Everything You Need to Know About Period Sex and Your Cycle
on Jun 13, 2019
We all know sex makes you feel good. I mean, it's sex, right? But the literal health benefits of having sex don't get enough air time as far as we're concerned.
At OHNE, we're able to relate almost anything to periods, so you best believe we've learned how to use the near-magical powers of getting off to hack our menstrual cycles.
Your period and hormones might seem like an unpredictable mystery at times, but they're actually super easy to track - and, as a result, optimize.
Whether you want to stick it to your cramps, combat hormone-induced mood swings, or go up against your PMS-induced stress, here are some of our top tips for working with your menstrual cycle to get the most out of your sex life.
Week One: Time to use a vibrator or have period sex
Day one of your menstrual cycle is the first day of your period.
A period is, in simple terms, the shedding of the uterus lining.To shed the lining of the uterus, the uterus muscles aggressively contract to compress the blood vessels lining your womb. Not only are contracting muscles painful, but the contractions prevent oxygen from reaching the uterus, which triggers chemicals that cause pain.
You promised me period sex talk? Right. Whether you're having sex with a partner(s) or masturbating on your period, a vibrator can ease your cramps because the vibrations stimulate blood flow and oxygen to your genitals. Vibrations also awaken your nerve endings more than stimulation from fingers, a mouth, or someone else's genitals can. So, uh, hello, 8,000 clitoris nerve-endings!
Best vibrators to use during your period
Having sex on your period
While using vibrators in the bedroom definitely ranks at the top of our list of period sex priorities, if you don't own one yet, don't despair – having sex on your period can provide the same relief as a vibrator.
Can you have sex on your period?
In short, yes. It’s totally safe to have sex on your period, as long as you don’t mind some mess. There are actually some benefits of period sex. As we’ve seen, having sex on your period helps to relieve menstrual cramps and speed up how long you bleed for – but more on that later.
What happens when you have sex on your period?
When you have sex, your body releases endorphins and a rush of oxytocin. When you’re on your period, this rush and release will get your muscles to chill out, lessen the contractions, and give your blood vessels some much-needed O2. If you have period sex, you’ll probably be surprised by how little blood – which is actually comprised of a cocktail of cervical mucus, endometrial tissue, and vaginal secretions as well as blood – actually leaks onto the sheets or towel, unless you're going at it for hours (you absolute champ).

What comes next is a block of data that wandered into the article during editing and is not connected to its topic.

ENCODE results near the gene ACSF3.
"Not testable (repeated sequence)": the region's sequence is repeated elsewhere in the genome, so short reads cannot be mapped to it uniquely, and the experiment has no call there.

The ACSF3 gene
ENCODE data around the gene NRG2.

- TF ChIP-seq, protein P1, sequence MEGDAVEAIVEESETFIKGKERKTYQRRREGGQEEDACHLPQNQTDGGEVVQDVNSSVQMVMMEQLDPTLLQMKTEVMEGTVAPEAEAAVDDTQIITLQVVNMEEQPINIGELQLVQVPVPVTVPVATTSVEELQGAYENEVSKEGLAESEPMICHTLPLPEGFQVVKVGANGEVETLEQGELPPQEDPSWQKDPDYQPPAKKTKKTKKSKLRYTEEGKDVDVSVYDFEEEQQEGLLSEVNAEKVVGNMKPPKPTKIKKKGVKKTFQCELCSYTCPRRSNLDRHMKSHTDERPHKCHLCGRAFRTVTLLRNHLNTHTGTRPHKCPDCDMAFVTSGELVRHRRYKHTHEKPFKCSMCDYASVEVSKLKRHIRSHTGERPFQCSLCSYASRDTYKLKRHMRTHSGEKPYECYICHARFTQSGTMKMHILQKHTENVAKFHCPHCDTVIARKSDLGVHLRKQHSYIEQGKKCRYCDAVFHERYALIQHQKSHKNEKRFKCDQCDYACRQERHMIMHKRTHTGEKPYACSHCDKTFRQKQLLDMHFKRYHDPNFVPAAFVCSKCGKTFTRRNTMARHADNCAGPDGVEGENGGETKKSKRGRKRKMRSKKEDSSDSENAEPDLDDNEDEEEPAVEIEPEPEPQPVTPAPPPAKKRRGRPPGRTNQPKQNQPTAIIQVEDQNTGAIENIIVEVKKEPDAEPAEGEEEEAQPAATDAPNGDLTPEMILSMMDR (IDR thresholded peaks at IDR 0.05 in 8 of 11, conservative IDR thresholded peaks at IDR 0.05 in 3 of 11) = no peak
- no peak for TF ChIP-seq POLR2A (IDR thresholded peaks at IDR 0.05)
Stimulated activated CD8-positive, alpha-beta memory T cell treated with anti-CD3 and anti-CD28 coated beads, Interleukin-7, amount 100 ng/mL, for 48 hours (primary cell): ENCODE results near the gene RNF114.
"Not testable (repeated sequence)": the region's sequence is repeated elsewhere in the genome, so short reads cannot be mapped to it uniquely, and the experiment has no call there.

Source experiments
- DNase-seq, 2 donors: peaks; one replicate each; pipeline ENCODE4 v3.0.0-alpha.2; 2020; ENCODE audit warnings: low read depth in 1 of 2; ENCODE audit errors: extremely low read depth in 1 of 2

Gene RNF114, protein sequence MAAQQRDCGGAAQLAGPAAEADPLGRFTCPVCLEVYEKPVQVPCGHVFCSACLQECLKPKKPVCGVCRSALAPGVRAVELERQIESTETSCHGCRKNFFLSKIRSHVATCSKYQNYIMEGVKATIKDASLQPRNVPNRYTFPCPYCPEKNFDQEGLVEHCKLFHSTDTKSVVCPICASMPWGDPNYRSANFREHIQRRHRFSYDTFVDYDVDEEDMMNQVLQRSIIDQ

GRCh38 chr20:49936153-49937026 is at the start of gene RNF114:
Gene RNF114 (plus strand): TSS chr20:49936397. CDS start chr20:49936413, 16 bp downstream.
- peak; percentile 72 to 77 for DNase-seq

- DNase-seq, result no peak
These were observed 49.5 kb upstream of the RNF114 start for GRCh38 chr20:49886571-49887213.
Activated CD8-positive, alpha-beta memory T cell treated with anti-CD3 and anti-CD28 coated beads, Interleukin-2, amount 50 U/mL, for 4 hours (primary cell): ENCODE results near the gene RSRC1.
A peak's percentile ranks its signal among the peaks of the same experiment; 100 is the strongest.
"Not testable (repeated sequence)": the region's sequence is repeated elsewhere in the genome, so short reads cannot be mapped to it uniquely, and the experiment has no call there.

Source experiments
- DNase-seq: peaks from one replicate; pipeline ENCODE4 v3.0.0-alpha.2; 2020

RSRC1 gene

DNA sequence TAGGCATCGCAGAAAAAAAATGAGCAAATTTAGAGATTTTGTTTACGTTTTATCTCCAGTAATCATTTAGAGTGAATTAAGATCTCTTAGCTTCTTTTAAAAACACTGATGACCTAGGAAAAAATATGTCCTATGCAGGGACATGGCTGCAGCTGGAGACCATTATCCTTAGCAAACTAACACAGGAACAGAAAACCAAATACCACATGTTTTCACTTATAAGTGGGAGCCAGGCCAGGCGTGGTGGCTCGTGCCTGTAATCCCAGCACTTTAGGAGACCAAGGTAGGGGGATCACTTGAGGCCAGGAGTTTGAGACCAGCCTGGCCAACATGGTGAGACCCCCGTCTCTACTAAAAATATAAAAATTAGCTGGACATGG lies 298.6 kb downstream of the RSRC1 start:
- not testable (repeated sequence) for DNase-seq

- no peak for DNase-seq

Having an orgasm during period sex can even potentially speed up your period – as in, literally shorten the amount of time you are bleeding for. When you climax, your vagina, anal sphincter and uterus contract, which is exactly what happens when you're menstruating. You can expel the uterine lining faster the more the muscles work to shed it – and who wouldn't volunteer for a shorter period?
Plus, with orgasms strengthening your pelvic floor, you'll be increasing your resistance to the pains induced by contracting uterus muscles. Doing your kegel exercises regularly will strengthen these muscles further and can heighten the intensity of your climaxes. Truly, the muscle that keeps on giving.
How to have sex on your period
Having sex on your period is basically the same as having sex not on your period, there’s just a bit of blood involved. However, there are some tips you can follow to make having sex on your period more comfortable and less messy.
- 1. Remove your tampon or moon cup
- 2. Put a dark-coloured towel down
- 3. If this is a new partner, wear a condom
- 4. Try different positions
Missionary, doggy style, and good ol' shower sex are the best positions for period sex if you're trying to avoid leaving a crime scene in your wake. Period blood also acts as a natural lubricant, so you don’t need to worry about whipping out your trusty lube, which is especially handy for shower sex.
Week Two, Part One: Time for a relaxed solo session
Post-period, oestrogen and testosterone start to rise again (all your sex hormones reach an all-time low right before your period hits). This gives you a renewed sense of energy and motivation in the few days following the end of your period.
But as women's health expert and author of Period Power, Maisie Hill recommends, it's best not to go crazy immediately after your period; that energy will continue to build up until ovulation, when you'll feel more like embarking on some wild sexcapades.
In the couple of days following your period, why not opt for a chilled ménage-a-moi? Your hand, some tunes, and some quality me-time are all you need to relax your body and let it recover.
Note that an average period is usually between three and eight days long, so if your period is shorter than a full week (as are many people's) this stage will occur at the end of week one.
Week Two, Part Two: Time to go crazy
Okay, so ovulation is where the real fun happens. Ovulation occurs roughly in the middle of your cycle; if you have the average 28-day cycle, that'll be at around Day 14. Put simply, you can expect to be horny AF in the build-up to, and day of ovulation.
Your sex hormones (oestrogen, testosterone, progesterone) are all spiking, and they all want to get you pregnant. You know, evolution and all that. Even if you have absolutely no intention of getting knocked up or having the kind of sex where that would be possible, you'll still feel the effects at this stage of your cycle.